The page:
## Using hybrid GPU/CPU kernel splitting to accelerate spherical convolutions

INFN – National Institute for Nuclear Physics, via Valerio 2, I-34127 Trieste, Italy

arXiv:1409.4441 [astro-ph.CO], (15 Sep 2014)

@article{2014arXiv1409.4441S,

author={Sutter}, P.~M. and {Wandelt}, B.~D. and {Elsner}, F.},

title={"{Using hybrid GPU/CPU kernel splitting to accelerate spherical convolutions}"},

journal={ArXiv e-prints},

archivePrefix={"arXiv"},

eprint={1409.4441},

keywords={Astrophysics – Cosmology and Nongalactic Astrophysics, Astrophysics – Instrumentation and Methods for Astrophysics},

year={2014},

month={sep},

adsurl={http://adsabs.harvard.edu/abs/2014arXiv1409.4441S},

adsnote={Provided by the SAO/NASA Astrophysics Data System}

}

We present a general method for accelerating by more than an order of magnitude the convolution of pixelated functions on the sphere with a radially-symmetric kernel. Our method splits the kernel into a compact real-space component and a compact spherical harmonic space component. These components can then be convolved in parallel using an inexpensive commodity GPU and a CPU. We provide models for the computational cost of both real-space and Fourier space convolutions and an estimate for the approximation error. Using these models we can determine the optimum split that minimizes the wall clock time for the convolution while satisfying the desired error bounds. We apply this technique to the problem of simulating a cosmic microwave background (CMB) anisotropy sky map at the resolution typical of the high resolution maps produced by the Planck mission. For the main Planck CMB science channels we achieve a speedup of over a factor of ten, assuming an acceptable fractional rms error of order 1.e-5 in the power spectrum of the output map.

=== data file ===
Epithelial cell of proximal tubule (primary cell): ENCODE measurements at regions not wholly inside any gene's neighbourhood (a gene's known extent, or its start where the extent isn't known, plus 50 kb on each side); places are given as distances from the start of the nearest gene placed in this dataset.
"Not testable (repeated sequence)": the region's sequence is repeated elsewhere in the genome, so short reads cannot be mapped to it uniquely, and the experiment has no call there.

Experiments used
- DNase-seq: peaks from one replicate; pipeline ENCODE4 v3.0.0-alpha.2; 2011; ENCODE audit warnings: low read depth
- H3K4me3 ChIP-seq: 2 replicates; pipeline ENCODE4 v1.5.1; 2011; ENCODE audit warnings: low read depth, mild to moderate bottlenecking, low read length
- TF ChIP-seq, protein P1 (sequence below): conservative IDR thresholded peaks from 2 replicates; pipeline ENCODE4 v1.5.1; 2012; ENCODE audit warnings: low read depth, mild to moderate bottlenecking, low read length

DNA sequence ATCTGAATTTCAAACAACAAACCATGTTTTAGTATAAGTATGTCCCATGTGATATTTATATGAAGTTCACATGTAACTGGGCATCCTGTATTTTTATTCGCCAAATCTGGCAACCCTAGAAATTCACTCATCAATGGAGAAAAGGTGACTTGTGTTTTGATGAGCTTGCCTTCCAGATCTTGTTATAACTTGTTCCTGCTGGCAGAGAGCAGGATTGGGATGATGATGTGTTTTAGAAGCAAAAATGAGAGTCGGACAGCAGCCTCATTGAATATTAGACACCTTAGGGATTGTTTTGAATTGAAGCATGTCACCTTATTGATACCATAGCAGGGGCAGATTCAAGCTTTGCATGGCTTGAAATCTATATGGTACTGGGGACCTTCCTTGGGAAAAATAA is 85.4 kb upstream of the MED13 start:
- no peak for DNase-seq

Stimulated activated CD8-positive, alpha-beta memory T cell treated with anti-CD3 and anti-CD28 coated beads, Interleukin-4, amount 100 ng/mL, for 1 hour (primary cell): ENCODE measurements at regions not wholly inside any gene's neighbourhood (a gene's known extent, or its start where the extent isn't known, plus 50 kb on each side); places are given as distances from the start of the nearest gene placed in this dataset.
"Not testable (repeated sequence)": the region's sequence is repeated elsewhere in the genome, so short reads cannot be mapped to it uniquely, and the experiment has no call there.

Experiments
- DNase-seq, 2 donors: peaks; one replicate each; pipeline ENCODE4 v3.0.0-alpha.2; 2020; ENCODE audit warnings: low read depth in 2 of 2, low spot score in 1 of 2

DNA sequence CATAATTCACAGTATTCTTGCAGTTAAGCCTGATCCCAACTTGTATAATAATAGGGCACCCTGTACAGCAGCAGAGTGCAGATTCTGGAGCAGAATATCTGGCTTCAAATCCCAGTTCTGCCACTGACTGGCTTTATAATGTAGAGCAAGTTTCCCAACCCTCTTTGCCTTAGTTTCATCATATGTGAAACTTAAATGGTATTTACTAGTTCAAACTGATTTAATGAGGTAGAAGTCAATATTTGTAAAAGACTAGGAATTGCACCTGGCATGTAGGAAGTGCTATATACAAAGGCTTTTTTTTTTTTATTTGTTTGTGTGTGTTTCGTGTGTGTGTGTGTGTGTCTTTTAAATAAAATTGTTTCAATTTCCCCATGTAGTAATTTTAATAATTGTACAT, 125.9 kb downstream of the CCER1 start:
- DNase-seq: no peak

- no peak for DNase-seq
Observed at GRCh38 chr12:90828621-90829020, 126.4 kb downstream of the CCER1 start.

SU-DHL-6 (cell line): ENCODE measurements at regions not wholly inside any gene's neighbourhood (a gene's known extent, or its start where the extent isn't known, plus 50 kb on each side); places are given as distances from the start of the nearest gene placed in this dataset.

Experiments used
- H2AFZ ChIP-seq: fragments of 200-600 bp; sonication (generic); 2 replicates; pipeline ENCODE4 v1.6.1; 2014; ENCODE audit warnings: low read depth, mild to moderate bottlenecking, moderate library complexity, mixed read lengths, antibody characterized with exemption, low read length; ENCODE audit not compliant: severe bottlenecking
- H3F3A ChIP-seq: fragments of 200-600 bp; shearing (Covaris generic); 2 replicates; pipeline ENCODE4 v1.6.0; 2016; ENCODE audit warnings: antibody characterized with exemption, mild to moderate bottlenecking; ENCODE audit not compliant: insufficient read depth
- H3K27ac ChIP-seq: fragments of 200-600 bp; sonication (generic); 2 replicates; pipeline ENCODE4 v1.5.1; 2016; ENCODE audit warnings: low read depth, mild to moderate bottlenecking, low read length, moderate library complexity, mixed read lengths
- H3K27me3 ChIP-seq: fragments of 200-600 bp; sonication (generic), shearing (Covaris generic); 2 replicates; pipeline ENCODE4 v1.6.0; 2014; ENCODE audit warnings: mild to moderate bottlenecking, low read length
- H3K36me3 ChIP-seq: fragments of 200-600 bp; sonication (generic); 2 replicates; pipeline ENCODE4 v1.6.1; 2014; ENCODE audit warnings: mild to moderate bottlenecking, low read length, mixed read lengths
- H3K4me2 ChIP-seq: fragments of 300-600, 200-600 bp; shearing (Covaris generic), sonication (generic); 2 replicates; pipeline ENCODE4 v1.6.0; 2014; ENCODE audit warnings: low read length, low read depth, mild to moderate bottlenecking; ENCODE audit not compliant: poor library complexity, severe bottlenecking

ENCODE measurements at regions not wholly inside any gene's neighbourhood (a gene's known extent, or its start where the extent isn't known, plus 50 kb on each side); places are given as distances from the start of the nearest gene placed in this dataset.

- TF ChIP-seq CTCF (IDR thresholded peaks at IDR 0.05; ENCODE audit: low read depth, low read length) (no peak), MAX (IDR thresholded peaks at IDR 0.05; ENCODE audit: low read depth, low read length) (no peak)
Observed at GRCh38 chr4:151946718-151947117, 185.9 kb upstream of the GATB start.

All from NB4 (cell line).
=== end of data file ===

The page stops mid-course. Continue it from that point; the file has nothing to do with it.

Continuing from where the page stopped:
September 17, 2014 by hgpu